Archer's Voice is the story of a woman chained to the memory of one horrifying night and the man whose love is the key to her freedom. It is the story of a silent man who lives with an excruciating wound and the woman who helps him find his voice. It is the story of suffering, fate, and the transformative power of love.
Comment: I had this book in the pile for some time now but only picked it up now because it was chosen for one the book clubs I (try to) participate in, even if not always I can get the books chosen. Because I had this one, I did my best to add it to this month's list.
In this story we get to know Bree Prescott, a young woman who moved temporarily to a small town in Maine after an awful time in Ohio. She doesn't have good memories of her hometown because her father was murdered and the man who committed the crime tried to assault Bree.
In this new town, Bree manages to find some friendly people, she gets a job and she even starts up a friendship with a person most people consider weird and deaf but who is simply mute. The two have a similar past of family sadness, they both lost their parents and because they both know sign language, they start being together and it's easy to evolve to a stronger relationship. But Archer hasn't much experience being with others and has always preferred solitude. Can these two be a couple and face life together?
Overall, I can say I liked reading this book and that the main subjects dealt with - namely the way we react at a big loss and the prejudice of others who don't always put themselves in out shoes - were well done here. My opinion, of course.
To me, the biggest issue comes from the little details which I couldn't let go of when I was reading. I especially couldn't ignore the character's age. Yes, it's not such a big deal and it's not something always on your face but somehow I tend to prefer when characters are a bit older.Then there's the romance aspects and the HEA considerations...being older myself always makes me doubt the believability of a HEA when characters aren't yet in their late 20s at least. I know it's prejudice, after all many people get together and marry young and can be perfectly happy but...I tend to associate younger ages to immaturity, even if here it wasn't the case.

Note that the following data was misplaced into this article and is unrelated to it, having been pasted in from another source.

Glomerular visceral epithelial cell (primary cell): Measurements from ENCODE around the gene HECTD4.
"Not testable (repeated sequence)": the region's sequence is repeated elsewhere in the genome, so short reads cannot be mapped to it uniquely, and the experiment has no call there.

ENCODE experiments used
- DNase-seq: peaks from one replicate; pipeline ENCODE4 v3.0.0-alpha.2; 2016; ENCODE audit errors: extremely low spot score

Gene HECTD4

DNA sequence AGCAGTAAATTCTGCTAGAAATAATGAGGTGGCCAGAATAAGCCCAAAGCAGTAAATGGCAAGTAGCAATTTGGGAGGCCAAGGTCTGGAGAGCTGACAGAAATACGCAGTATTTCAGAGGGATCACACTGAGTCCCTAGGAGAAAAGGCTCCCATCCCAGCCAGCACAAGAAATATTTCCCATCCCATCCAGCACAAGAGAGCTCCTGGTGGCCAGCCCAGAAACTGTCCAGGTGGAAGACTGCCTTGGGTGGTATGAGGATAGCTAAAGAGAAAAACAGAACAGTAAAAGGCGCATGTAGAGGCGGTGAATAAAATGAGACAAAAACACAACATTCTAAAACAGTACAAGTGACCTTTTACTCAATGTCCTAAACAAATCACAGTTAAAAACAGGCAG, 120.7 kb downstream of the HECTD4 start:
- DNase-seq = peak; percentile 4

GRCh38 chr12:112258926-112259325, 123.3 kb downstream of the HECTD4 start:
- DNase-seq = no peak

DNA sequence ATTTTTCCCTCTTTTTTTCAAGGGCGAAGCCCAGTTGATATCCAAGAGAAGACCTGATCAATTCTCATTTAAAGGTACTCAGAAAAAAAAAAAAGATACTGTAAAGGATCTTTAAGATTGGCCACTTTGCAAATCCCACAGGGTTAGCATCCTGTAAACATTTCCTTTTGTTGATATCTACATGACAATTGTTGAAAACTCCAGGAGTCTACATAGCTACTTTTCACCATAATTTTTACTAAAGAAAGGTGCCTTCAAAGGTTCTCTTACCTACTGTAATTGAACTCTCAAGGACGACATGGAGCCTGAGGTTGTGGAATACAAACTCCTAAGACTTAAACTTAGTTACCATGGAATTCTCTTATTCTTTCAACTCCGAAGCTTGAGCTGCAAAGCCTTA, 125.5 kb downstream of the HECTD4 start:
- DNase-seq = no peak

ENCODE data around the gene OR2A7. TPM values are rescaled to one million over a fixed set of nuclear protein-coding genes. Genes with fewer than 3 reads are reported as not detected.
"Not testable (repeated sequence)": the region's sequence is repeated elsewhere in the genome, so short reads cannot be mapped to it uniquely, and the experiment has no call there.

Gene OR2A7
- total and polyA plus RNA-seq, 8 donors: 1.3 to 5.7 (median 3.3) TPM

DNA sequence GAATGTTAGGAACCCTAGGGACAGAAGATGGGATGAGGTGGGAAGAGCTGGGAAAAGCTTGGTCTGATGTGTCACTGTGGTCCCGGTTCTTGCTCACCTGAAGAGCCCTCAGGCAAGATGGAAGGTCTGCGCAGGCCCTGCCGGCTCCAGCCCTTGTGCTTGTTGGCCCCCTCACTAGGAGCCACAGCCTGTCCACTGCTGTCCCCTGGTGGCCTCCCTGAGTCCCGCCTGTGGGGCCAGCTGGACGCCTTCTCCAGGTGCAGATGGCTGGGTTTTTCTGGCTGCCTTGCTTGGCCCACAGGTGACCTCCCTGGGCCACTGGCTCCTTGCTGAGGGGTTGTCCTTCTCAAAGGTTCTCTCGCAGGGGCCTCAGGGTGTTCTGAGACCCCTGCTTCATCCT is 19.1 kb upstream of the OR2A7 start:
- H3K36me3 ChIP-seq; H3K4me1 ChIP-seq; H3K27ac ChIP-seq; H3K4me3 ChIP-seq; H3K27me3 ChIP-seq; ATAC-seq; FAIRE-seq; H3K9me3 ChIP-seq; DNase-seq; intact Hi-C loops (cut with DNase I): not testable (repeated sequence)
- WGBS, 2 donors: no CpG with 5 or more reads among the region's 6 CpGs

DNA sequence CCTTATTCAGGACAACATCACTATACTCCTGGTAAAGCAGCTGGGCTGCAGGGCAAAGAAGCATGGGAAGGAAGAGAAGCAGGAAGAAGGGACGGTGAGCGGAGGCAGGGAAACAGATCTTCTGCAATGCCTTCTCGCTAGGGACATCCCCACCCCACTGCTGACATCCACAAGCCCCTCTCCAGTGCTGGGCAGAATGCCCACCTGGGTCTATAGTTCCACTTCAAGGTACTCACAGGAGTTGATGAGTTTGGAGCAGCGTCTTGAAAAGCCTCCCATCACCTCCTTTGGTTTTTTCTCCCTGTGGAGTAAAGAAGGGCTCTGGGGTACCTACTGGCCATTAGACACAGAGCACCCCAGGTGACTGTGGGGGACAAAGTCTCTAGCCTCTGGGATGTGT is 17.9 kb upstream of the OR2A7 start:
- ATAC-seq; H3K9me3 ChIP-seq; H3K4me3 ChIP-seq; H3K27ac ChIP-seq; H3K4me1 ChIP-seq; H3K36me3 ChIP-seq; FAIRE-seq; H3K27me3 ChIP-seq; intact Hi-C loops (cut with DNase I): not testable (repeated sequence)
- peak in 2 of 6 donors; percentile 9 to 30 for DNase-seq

There are also some cliché scenes in this novel, in particular when it comes to Archer's experiences in the town, for instance he has a cousin who misleads him at a social gathering. I bet it's very common and mean people always play stupid and harming pranks but... Archer didn't have social experience but I kind of hoped he was more clever assessing his cousin's words and actions especially when he had been "pranked" and bullied by him in their childhood.
Bree and Archer's relationship is probably the strongest element in the novel and from them being friends originates all the emotional changes and evolution for them both, including how they manage to share their past experiences with one another and how that affected them in their behavior, expectations, hopes for the future...
The beginning of their relationship was very sweet and it was very good to see their friendship develop, it felt sweet and credible. Then intimacy happened and while I understand and accept the strength of being together like that and being connected more closely, it kind of distracted the reader because too much emotion of even their feelings were mixed up with sex and that made some scenes look slightly less emotional.
As a whole, this is a good story and it flows pretty easily but personally, I'd have preferred a slight change in the focus of some things. Just to make the story feel a bit more cute and less physical.
But overall, that was ok, we still got to see the emotional journey developing and it was quite amazing.
The epilogue was very sweet and cute, that was for sure, so I kind of feel better about grading this book for that alone.